Possibly taking the photo from a lower vantage point would help. No positives here.
Sample p5-16 view 1
Sample p5-16 view 2
Cropping adds impact beyond simply getting rid of a distracting background. There’s a bit more movement.
Although the tiles create differences in height it is not apparent. A change of viewing angle would help. More chunky layers are called for.
p5-sketch p5-18 variation
Again angle and thickness of layers would improve the result. More exaggeration in tilting of samples should be attempted.
Static, however I like the slight reflection of red/orange that can be seen in the glossy black of the lower sample.
There are some interesting lines in the horsehair plastic in this photo, but the overall arrangement is bland and the background distracting – although I like the orange of the wheelbarrow. Perhaps that could turn into a prop in some way.
p5-sketch p5-21 variation
How far can I push the tilt of the different samples? This is the first photo with the rusty shelving background. I like the texture.
The addition of an isolated element works quite well, making my eye move back and forward, breaking up that tight circle. There’s some interesting negative space beginning to develop.
Back in a tight circle. I need to avoid this.
p5-sketch p5-24 variation
Not the feeling I’m looking for, but I like this photograph. There’s some good depth and a swirl beginning to happen.
p5-sketch p5-26 variation
The resin sample in the middle provides stability – which I definitely don’t want. The sample on the left really seems to be sliding away, which is the precarious movement / moment that I’m looking for. I have some plaster shards that could be added to enhance a sense of danger. Cropped out of the sketch is the idea of breaking one of the samples. That will have to wait for later in the process, given it removes as well as adds options.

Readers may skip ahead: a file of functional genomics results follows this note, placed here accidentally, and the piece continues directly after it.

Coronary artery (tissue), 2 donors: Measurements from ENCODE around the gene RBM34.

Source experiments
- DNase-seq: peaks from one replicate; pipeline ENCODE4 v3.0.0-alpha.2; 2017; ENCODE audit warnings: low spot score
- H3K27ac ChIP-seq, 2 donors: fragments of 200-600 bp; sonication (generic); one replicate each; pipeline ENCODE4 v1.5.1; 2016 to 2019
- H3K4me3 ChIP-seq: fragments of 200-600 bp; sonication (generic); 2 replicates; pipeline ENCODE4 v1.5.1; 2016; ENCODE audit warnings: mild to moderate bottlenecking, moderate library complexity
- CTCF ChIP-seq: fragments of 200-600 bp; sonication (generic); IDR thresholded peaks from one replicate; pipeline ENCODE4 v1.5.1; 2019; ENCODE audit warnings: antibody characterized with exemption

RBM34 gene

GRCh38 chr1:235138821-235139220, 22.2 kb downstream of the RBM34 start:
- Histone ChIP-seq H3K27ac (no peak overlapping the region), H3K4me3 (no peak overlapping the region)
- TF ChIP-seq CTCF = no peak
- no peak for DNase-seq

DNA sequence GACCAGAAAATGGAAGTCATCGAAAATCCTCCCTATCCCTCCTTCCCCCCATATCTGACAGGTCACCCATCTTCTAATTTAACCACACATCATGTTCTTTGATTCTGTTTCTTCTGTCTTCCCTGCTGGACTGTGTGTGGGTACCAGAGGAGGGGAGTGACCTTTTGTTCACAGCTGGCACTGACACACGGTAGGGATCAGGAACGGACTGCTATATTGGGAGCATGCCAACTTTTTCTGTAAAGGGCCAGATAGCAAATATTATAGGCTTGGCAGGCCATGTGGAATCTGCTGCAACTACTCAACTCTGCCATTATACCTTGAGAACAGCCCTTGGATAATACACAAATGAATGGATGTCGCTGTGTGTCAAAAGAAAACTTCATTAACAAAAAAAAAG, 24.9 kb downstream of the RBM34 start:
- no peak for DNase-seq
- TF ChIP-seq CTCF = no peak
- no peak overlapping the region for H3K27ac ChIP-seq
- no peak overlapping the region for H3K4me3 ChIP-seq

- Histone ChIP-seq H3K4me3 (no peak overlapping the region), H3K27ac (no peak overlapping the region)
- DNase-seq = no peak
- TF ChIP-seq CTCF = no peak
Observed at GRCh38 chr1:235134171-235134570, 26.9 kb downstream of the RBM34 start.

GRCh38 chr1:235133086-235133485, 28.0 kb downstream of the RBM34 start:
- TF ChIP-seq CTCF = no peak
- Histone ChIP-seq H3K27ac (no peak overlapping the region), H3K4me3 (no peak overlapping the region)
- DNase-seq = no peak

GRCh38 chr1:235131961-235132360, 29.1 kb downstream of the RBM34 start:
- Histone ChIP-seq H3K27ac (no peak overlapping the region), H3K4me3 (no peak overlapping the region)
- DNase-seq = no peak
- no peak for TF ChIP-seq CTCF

Changing the resin sample and its placement is an improvement, but it’s not exciting.
p5-sketch p5-28 variation
The sample on the left hangs well over the edge of the tile, but it can’t be seen. As already noted, I need to work on the layering material and the viewing point of photographs. I probably also need to be braver about placement of samples, or else introduce some discrete safety measures.
The resin sample doesn’t have huge impact, but I like the see-saw effect that is suggested. The roughly vertical lines of the shelving in the background accentuates tilt – I should take more advantage of that.
I think this is worth developing.
p5-sketch p5-30 variation
Better lighting to emphasize voids would be good. The background shelving curves down on the right and I think that reduces the effect of tilt in the sample.
Perhaps I can add something that appears to have poured out of a tilted/fallen sample.
A close-cropped version doesn’t really help. All of these photos were taken with me sitting on the garage floor along with the samples – clearly an issue.
I like the stretch of the sample on the left. Perhaps with lighting or angle I could make more of that.
p5-sketch p5-33 variation
Exaggeration of slide and angles is called for. There must be ways I can use plastic horsehair or something else to create additional movement and interest.
Not what I want, but I like this grouping of samples.
A couple of general observations:
The rusty shelves provide a good background – I want to work with these more.
Sample p5-12 – two views
The tall p5-12, although not considered a strong piece on its own, proved very useful in group combinations. I didn’t have my full set of objects with me, so will need to make sure I have all options available at the next shoot.
Angle of viewing is important.
I need an alternative to the tiles to create different heights and angles.
Kölle B., Roettig P., Gaßner S. (Eds) (2013) Eva Hesse: One More than One Ostfildern: Hatje Cantz Verlag
Kubler, K. (1962) The Shape of Time: Remarks on the History of Things Yale University Press
T1-MMT-P5-s6 Tentative first steps
Textiles 1 – Mixed Media for Textiles
Part 5: A final piece
Stage 6: Prototype/maquette-making
Tentative first steps